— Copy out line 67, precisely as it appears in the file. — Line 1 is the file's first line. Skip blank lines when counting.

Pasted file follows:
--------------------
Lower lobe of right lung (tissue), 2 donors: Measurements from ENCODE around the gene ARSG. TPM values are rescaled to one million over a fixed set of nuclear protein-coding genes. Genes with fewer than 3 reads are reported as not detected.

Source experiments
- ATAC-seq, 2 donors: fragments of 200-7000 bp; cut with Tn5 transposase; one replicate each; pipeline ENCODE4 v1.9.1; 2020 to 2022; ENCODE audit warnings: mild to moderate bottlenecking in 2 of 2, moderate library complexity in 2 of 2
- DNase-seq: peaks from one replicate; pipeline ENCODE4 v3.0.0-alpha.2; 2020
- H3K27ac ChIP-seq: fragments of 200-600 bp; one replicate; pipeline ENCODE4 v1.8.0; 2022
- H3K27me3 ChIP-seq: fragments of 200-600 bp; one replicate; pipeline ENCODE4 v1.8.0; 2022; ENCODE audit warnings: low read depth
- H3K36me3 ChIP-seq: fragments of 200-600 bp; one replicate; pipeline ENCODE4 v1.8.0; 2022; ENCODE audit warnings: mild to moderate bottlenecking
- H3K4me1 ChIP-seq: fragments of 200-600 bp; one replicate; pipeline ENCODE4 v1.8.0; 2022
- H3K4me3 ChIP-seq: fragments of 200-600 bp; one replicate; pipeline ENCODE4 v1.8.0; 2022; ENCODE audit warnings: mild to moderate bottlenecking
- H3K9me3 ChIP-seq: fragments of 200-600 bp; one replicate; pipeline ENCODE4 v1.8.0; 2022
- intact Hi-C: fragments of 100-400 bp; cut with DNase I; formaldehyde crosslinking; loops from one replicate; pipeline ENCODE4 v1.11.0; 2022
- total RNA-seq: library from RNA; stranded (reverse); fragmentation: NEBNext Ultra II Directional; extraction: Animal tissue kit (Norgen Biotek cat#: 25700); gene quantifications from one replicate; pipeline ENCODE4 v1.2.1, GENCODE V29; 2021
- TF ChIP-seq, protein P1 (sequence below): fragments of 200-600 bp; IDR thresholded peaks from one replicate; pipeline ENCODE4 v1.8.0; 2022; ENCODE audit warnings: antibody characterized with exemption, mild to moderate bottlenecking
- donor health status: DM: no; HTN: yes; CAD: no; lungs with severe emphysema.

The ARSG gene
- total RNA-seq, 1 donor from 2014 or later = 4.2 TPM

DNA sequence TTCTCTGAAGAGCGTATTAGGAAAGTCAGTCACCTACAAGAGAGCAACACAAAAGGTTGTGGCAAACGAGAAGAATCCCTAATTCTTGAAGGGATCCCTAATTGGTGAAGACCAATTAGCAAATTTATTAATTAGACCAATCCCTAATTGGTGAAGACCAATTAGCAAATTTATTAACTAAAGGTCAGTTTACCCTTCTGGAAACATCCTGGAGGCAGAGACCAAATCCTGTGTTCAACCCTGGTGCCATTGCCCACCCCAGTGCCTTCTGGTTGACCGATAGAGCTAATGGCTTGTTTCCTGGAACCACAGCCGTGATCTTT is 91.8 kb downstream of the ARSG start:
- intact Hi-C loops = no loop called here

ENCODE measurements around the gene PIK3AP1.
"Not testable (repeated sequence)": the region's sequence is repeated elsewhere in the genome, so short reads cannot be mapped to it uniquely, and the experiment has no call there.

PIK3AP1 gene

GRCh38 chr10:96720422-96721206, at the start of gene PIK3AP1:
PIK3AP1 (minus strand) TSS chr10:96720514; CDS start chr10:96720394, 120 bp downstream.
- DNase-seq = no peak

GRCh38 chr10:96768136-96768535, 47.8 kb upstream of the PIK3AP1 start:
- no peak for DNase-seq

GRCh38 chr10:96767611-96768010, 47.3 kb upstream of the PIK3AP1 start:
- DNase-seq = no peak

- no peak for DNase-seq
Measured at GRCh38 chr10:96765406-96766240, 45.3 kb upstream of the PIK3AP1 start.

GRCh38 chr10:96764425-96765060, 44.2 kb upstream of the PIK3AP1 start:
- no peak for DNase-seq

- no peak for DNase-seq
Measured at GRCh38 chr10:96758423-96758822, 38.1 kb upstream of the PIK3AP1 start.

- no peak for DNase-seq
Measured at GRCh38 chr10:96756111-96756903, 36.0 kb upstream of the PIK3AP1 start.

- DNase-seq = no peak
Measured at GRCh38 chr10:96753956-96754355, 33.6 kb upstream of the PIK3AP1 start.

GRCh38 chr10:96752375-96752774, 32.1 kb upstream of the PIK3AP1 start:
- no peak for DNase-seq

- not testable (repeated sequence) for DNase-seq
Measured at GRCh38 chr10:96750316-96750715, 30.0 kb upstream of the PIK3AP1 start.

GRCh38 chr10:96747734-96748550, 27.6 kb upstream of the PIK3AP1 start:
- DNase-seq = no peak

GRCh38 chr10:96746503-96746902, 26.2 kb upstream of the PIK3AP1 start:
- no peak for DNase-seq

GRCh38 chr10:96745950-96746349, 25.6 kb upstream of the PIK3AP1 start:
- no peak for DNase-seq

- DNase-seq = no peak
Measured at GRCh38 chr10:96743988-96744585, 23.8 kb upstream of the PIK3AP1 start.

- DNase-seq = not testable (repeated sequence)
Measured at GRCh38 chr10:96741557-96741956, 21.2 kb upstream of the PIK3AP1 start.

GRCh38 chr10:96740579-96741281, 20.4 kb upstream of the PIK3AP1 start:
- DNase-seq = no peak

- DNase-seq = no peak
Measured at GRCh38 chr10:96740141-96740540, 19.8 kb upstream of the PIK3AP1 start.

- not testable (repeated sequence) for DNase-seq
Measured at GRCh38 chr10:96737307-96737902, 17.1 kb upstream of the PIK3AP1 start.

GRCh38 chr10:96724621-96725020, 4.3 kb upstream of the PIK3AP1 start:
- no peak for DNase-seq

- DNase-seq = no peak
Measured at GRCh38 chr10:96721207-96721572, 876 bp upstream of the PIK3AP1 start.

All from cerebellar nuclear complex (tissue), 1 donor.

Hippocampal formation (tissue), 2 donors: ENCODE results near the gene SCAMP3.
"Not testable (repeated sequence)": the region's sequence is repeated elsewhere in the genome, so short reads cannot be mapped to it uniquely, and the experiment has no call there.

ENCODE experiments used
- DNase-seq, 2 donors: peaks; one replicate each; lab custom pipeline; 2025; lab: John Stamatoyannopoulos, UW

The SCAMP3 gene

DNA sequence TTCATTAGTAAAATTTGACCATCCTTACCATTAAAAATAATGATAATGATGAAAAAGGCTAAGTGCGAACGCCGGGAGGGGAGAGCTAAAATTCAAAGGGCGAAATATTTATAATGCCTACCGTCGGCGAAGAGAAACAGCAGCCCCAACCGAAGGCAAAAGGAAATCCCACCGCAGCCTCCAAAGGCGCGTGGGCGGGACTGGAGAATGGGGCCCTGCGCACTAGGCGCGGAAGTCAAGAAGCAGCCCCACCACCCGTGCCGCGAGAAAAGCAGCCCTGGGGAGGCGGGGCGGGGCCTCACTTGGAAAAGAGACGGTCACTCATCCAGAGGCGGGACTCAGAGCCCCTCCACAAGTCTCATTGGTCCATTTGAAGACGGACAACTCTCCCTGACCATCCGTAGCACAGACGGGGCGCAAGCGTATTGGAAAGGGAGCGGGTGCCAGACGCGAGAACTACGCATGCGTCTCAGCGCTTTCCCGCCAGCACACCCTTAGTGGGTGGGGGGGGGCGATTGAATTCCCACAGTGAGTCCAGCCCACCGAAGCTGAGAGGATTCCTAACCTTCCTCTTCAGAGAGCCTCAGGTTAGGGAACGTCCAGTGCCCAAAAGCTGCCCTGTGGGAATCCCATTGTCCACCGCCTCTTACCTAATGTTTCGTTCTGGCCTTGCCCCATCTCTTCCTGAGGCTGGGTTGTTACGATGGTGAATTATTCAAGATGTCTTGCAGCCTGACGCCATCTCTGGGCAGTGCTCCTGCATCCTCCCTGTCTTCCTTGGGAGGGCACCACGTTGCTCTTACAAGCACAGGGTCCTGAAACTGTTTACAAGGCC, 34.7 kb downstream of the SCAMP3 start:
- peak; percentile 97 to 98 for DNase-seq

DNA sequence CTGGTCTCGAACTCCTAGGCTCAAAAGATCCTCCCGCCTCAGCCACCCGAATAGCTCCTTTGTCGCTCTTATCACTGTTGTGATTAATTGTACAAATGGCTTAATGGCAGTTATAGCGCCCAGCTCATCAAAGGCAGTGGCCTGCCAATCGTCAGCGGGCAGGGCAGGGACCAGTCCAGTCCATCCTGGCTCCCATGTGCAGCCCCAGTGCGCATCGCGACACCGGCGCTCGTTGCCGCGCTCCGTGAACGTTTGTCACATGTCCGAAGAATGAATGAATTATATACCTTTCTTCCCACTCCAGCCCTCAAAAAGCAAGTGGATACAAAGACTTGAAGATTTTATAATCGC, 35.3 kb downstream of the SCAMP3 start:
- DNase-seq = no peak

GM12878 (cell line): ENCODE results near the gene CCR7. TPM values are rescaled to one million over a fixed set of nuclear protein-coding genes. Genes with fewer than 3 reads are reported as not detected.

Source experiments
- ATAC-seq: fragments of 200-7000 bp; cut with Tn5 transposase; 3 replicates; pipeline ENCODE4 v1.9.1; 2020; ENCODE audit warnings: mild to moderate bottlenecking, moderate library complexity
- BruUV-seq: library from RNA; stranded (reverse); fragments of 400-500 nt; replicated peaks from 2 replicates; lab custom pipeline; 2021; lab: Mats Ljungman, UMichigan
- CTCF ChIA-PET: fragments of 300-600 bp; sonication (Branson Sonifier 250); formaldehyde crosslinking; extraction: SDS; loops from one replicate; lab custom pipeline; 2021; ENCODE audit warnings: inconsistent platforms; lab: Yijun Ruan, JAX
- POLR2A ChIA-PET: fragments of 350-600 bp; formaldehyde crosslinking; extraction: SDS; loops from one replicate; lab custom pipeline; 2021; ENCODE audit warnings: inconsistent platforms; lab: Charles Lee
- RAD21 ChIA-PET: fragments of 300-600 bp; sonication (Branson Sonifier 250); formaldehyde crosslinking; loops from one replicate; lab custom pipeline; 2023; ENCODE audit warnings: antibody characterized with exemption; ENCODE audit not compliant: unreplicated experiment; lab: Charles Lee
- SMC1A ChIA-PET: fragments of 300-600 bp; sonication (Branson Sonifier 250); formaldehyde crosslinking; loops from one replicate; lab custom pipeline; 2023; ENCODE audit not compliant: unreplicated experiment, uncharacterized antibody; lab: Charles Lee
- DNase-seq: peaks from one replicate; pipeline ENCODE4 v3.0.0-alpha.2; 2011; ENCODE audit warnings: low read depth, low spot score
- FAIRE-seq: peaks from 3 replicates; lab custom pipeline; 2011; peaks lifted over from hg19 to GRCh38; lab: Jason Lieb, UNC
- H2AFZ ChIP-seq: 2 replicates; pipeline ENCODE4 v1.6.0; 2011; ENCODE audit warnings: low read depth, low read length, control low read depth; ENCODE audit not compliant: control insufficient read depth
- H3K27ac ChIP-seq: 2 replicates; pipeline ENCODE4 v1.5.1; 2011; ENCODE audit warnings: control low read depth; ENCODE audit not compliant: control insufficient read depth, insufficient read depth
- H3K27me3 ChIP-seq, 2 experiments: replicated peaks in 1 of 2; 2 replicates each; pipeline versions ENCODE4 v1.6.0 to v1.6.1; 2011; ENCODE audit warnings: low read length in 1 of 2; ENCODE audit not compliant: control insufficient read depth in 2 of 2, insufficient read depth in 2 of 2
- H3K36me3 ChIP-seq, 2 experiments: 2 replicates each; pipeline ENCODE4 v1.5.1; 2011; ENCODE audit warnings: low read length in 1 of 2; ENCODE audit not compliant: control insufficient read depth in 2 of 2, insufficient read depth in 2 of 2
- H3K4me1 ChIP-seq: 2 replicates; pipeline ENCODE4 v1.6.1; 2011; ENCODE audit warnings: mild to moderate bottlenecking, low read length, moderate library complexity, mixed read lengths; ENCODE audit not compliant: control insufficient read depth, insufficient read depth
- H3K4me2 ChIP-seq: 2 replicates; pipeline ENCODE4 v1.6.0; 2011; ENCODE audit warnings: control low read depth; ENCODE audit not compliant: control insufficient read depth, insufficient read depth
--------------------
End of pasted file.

- DNase-seq, 2 donors: peaks; one replicate each; lab custom pipeline; 2025; lab: John Stamatoyannopoulos, UW